Álvaro García, Office for Planning and Budget, Uruguay, said his office coordinates the implementation of the 2030 Agenda in Uruguay, and noted that his country presented its VNR at the HLPF in 2017, and will present one again in 2018 and 2019. He reported on various initiatives taken by Uruguay to involve local authorities and communicate the SDGs, including a mobile public exhibition on the Goals that was presented to cities and towns, and consultations with civil society and the private sector in each city. He added that nine departments at subnational level of government have incorporated the SDGs in their “daily policies.”

In a panel on integrated territorial planning to achieving the SDGs, Robin Ogilvy, Organisation for Economic Co-operation and Development (OECD) Special Representative to the UN, said the OECD launched a programme that focuses on a territorial approach for the SDGs.

Gudrun Mosler-Törnström, President, Congress of Local and Regional Authorities, Council of Europe, said local and regional authorities must have proper autonomy of action and decision making to achieve the SDGs, adding that the European Charter of Local Self-Government, ratified by 47 member States of the Council, seeks to ensure this autonomy, including on the use of local resources and planning local development.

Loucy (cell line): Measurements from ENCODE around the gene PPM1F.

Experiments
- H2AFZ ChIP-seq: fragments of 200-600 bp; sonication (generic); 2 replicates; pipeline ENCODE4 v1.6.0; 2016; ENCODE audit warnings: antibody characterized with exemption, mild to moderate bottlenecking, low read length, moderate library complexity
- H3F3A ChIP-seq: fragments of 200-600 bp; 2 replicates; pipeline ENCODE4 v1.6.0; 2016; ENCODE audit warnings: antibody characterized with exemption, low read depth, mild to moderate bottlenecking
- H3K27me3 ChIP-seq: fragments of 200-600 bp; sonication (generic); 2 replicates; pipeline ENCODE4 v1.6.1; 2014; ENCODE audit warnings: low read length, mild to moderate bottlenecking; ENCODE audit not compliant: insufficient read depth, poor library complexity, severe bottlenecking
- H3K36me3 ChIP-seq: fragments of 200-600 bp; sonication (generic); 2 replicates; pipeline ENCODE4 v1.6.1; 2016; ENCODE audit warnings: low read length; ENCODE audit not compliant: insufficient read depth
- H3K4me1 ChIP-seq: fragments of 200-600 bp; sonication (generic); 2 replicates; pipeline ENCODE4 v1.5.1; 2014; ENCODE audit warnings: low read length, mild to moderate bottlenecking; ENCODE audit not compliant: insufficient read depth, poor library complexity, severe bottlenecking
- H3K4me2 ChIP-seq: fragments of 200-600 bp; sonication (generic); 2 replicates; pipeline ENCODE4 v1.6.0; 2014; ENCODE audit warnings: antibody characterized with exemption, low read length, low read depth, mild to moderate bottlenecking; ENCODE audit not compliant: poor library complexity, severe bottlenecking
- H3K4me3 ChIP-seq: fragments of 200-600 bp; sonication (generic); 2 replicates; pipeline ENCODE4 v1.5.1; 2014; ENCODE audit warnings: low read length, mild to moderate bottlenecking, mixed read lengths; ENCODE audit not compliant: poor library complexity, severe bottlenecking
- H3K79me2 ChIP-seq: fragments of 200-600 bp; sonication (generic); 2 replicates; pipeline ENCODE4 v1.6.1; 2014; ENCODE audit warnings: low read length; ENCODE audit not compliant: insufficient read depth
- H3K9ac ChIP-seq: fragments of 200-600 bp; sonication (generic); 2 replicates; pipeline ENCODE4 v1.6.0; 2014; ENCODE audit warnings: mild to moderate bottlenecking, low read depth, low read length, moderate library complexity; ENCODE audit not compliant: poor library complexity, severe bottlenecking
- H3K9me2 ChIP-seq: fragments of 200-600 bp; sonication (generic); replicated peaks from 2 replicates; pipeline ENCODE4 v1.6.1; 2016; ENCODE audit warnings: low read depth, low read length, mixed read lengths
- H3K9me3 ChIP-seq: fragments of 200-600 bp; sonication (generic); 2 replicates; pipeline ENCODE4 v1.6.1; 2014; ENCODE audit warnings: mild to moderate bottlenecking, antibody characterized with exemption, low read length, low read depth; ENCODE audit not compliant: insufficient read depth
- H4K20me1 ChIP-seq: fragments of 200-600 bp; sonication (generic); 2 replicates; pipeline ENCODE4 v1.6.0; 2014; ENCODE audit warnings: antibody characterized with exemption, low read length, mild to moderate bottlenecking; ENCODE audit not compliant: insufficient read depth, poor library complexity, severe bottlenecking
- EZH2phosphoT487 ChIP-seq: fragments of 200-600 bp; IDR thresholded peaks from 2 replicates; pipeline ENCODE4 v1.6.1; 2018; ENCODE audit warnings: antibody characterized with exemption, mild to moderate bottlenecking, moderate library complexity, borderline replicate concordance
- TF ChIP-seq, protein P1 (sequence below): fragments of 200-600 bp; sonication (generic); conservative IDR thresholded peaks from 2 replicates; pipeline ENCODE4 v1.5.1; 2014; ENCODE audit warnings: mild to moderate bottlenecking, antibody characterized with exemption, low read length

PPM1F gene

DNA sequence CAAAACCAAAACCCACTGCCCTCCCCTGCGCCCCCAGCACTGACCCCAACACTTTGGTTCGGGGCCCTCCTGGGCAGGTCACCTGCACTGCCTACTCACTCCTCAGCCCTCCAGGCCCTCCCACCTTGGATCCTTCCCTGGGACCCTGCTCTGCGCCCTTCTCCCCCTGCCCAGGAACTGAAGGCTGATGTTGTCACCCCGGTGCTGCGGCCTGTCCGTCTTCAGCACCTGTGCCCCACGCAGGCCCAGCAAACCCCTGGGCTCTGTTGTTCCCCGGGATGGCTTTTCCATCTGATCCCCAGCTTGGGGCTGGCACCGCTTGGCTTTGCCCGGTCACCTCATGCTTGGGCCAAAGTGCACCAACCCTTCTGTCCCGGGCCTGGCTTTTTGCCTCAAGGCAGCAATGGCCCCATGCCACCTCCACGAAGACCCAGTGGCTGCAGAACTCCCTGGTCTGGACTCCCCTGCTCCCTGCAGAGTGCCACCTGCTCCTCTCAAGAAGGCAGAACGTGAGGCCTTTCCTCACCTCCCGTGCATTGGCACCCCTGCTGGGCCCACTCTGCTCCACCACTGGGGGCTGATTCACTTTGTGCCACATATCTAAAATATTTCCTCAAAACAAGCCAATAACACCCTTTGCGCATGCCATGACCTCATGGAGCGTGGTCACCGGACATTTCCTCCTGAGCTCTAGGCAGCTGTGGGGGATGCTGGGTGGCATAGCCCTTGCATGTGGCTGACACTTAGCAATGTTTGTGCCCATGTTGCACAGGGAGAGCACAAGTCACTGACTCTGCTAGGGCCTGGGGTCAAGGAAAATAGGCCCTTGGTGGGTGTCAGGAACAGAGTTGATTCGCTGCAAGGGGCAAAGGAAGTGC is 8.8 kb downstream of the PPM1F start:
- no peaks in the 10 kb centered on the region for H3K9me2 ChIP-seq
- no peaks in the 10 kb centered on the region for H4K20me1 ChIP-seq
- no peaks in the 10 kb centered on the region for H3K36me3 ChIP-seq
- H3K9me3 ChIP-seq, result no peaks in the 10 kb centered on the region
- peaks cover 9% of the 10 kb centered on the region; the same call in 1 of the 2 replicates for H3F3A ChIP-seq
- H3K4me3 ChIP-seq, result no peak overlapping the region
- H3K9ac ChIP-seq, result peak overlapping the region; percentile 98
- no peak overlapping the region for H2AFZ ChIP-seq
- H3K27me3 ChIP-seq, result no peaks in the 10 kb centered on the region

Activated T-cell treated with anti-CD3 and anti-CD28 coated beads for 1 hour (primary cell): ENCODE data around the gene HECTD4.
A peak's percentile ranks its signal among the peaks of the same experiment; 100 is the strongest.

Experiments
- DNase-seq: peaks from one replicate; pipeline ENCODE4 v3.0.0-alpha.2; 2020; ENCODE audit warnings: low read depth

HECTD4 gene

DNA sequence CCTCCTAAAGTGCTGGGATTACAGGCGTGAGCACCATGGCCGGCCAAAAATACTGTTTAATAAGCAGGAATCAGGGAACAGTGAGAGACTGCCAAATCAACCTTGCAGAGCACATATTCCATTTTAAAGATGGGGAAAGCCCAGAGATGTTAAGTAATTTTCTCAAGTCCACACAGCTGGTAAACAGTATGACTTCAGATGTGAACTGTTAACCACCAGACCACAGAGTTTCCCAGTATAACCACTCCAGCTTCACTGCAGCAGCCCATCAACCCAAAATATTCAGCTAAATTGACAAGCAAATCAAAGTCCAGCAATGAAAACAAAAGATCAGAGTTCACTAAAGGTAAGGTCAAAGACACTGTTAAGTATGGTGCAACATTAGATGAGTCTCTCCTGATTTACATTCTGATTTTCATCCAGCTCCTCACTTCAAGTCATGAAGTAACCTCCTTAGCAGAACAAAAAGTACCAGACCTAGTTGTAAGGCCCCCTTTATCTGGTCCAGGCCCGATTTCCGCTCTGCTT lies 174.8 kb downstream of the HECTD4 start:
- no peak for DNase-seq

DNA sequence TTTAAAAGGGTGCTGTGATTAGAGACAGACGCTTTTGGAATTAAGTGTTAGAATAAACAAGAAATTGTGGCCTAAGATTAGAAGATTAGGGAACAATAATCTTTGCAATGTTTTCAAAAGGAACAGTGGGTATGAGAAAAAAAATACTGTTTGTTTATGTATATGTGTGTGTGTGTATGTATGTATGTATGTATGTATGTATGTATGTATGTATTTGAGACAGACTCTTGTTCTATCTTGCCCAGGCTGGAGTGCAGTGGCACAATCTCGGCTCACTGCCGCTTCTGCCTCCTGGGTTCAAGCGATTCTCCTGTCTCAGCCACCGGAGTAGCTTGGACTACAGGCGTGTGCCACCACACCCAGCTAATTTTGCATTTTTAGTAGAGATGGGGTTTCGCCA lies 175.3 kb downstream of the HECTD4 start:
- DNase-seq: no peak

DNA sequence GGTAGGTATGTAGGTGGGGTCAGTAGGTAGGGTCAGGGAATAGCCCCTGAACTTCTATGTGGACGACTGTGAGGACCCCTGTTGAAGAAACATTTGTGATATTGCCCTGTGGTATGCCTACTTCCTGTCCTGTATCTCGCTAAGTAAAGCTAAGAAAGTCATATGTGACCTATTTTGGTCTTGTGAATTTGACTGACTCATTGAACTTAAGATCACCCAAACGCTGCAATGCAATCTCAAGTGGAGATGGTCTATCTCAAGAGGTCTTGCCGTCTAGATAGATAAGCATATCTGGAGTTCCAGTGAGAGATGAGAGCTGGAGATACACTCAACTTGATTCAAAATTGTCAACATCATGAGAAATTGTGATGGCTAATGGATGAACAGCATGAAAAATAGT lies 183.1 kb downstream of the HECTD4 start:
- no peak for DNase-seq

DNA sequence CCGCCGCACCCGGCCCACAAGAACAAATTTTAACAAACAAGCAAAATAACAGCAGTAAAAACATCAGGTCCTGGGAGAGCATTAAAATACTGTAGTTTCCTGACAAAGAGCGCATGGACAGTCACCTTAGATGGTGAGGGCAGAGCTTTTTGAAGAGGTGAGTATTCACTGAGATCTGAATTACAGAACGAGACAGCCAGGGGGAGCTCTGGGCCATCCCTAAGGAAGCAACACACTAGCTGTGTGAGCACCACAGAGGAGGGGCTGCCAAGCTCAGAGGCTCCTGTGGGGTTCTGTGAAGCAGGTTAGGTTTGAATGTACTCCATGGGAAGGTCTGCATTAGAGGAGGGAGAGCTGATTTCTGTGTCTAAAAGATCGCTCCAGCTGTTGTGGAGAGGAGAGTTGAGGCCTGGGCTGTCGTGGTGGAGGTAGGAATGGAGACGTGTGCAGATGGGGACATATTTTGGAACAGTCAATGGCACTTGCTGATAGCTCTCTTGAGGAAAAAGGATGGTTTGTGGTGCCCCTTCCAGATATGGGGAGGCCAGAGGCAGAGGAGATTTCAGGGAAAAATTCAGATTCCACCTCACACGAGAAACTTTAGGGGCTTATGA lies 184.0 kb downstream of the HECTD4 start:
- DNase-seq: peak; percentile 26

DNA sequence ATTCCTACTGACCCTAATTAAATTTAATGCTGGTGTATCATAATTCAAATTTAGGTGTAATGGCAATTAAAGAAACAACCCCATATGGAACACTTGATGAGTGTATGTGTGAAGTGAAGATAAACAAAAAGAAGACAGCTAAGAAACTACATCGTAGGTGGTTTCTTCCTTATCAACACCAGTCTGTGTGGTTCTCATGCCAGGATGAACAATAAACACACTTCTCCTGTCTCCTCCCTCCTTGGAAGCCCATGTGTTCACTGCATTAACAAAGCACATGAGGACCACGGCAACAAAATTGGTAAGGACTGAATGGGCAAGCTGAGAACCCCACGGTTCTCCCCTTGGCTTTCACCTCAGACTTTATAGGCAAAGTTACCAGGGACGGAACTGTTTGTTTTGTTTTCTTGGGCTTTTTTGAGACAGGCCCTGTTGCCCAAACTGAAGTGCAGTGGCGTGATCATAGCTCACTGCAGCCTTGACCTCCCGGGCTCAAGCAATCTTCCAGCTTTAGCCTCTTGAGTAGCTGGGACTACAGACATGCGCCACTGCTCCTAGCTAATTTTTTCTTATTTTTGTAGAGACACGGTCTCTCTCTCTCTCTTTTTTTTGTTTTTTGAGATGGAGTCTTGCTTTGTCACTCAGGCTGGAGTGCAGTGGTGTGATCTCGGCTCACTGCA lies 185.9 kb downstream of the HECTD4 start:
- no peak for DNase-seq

Raffaele Cattaneo, Minister for Environment and Climate Change, Lombardy, Italy, said the principle of subsidiarity should be a key element in achieving the SDGs and setting up multilevel governance, and added that Lombardy prepares an annual report on the SDGs. Manuela Carmena, Mayor of Madrid, Spain, reported that Madrid government created a plan for achieving the SDGs, and noted the importance for local governments to have their own platforms, including their own SDG evaluation and review processes.

On rethinking subnational financing systems to accelerate implementation of the 2030 Agenda, David Jackson, UN Capital Development Fund (UNCDF), underscored the need for a shift in “how we think about finance,” moving away from a zero-sum game where local and federal authorities compete for limited funds, and creating instead a financial ecosystem that is conducive to local funding.

María Ángeles Elorza, Secretary for External Relations, Basque Country, Spain, outlined the Basque Country Agenda 2030, which identifies 93 commitments, 80 tools for planning, 19 legislative initiatives to be approved by 2020, and 50 indicators to monitor progress towards the SDGs. She noted that the Basque country has a special bilateral tax arrangement with the Spanish Government, and maintains full power of management and tax collection.